German inflation rate drops to 2.2 pct in March

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BERLIN, April 12 (Xinhua) -- The inflation rate in Germany fell to 2.2 percent in March, marking its lowest level since May 2021, according to confirmed figures published by the Federal Statistical Office (Destatis) on Friday.

"The inflation rate has decreased further," Destatis President Ruth Brand said in a statement. In February, the rate fell to 2.5 percent.

Brand also noted that the prices of energy and food had a dampening effect on inflation for the second consecutive month.

For the first time since February 2015, food prices showed a year-on-year decrease, down by 0.7 percent compared to a year earlier. Prices for fresh vegetables, sunflower oil and rapeseed oil fell sharply by more than 20 percent, while fruit and olive oil prices rose faster than overall inflation.

Similarly, energy prices fell by 2.7 percent year over year in March, according to Destatis, despite the expiry of the government's relief measures, which include price brakes and reduced tax rates.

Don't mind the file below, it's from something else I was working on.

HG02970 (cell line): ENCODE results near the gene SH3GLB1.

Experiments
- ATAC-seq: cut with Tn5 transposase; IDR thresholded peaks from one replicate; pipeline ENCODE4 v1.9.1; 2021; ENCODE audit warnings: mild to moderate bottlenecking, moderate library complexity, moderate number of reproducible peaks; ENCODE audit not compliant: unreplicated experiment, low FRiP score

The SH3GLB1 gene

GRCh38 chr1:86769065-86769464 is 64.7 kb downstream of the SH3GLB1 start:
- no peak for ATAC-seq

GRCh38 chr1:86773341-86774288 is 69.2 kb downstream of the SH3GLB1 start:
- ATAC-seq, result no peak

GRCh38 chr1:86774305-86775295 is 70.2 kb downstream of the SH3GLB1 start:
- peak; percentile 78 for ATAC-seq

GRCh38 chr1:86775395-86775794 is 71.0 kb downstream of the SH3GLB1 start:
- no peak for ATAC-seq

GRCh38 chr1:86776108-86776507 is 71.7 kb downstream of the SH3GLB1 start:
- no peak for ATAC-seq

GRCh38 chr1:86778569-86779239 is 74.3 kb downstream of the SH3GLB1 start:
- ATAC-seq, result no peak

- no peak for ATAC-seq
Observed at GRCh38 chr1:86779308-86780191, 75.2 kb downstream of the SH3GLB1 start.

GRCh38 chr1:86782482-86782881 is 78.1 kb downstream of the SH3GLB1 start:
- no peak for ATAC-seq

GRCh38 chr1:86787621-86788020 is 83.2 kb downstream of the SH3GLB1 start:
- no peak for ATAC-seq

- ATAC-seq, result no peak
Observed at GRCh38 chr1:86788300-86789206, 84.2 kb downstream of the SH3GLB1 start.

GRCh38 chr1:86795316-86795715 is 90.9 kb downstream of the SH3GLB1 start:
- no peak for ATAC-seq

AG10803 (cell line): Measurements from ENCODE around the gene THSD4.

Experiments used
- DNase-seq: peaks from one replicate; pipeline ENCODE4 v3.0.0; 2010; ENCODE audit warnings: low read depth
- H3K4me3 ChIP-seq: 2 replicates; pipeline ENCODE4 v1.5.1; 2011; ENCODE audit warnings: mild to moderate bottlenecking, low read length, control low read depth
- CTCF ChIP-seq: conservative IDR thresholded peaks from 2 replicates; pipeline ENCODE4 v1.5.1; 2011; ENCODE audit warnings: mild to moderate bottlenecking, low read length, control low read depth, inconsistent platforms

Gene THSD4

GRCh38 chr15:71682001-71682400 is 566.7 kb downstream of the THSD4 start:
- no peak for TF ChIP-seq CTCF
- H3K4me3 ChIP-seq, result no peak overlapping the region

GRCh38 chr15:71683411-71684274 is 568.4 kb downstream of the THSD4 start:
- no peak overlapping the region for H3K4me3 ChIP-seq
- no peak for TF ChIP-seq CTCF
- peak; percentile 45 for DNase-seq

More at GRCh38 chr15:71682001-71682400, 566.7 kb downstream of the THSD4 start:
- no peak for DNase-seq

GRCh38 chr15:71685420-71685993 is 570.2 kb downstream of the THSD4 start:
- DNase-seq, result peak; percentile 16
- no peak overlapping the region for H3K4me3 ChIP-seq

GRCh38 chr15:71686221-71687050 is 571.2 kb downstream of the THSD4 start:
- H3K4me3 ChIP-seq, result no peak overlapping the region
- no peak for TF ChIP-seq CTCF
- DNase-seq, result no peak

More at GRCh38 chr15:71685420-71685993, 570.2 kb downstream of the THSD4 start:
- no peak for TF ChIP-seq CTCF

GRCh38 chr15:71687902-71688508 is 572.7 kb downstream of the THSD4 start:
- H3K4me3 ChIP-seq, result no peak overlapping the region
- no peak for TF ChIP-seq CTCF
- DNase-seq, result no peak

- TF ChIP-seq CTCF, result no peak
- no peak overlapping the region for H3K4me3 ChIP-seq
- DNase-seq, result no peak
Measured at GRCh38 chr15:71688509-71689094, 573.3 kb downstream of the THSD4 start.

However, despite the overall easing of price pressures, consumer sentiment in Germany is recovering slowly, according to a monthly index published jointly by the market research institute GfK and the Nuremberg Institute for Market Decisions (NIM).

"In times of multiple crises, the high degree of consumer uncertainty, paired with low confidence in Germany's economic development, is holding back the willingness to buy," said Rolf Buerkl, a consumer expert at NIM. As a result, domestic demand still fails to stimulate the economy, Buerkl added.

The German economy, which slipped into recession last year, is anticipating a boost from an imminent reduction in key interest rates by the European Central Bank (ECB). The ECB, however, announced its decision to keep its interest rates unchanged on Thursday.

Marcel Fratzscher, president of the German Institute for Economic Research, criticized the ECB decision, saying it had "missed the opportunity to initiate the necessary change of course in its interest rate policy."

Leading German economic research institutes have expected inflation in the country to slow significantly to 2.3 percent in 2024 from last year's 5.9 percent, while the ECB is aiming for a eurozone inflation rate of 2 percent. Enditem

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